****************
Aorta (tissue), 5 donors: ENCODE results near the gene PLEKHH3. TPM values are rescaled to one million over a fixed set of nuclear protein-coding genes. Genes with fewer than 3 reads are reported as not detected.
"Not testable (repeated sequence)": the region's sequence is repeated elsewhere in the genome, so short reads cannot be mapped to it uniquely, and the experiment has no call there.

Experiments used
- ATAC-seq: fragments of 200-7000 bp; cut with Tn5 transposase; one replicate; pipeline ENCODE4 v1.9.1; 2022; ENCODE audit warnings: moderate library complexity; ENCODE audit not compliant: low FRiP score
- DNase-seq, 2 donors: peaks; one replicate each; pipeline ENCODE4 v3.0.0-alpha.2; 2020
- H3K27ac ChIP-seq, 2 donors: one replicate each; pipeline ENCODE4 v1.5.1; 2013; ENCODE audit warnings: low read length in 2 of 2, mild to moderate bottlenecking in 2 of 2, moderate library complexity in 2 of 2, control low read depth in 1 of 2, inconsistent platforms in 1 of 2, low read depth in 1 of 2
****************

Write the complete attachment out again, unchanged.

Aorta (tissue), 5 donors: ENCODE results near the gene PLEKHH3. TPM values are rescaled to one million over a fixed set of nuclear protein-coding genes. Genes with fewer than 3 reads are reported as not detected.
"Not testable (repeated sequence)": the region's sequence is repeated elsewhere in the genome, so short reads cannot be mapped to it uniquely, and the experiment has no call there.

Experiments used
- ATAC-seq: fragments of 200-7000 bp; cut with Tn5 transposase; one replicate; pipeline ENCODE4 v1.9.1; 2022; ENCODE audit warnings: moderate library complexity; ENCODE audit not compliant: low FRiP score
- DNase-seq, 2 donors: peaks; one replicate each; pipeline ENCODE4 v3.0.0-alpha.2; 2020
- H3K27ac ChIP-seq, 2 donors: one replicate each; pipeline ENCODE4 v1.5.1; 2013; ENCODE audit warnings: low read length in 2 of 2, mild to moderate bottlenecking in 2 of 2, moderate library complexity in 2 of 2, control low read depth in 1 of 2, inconsistent platforms in 1 of 2, low read depth in 1 of 2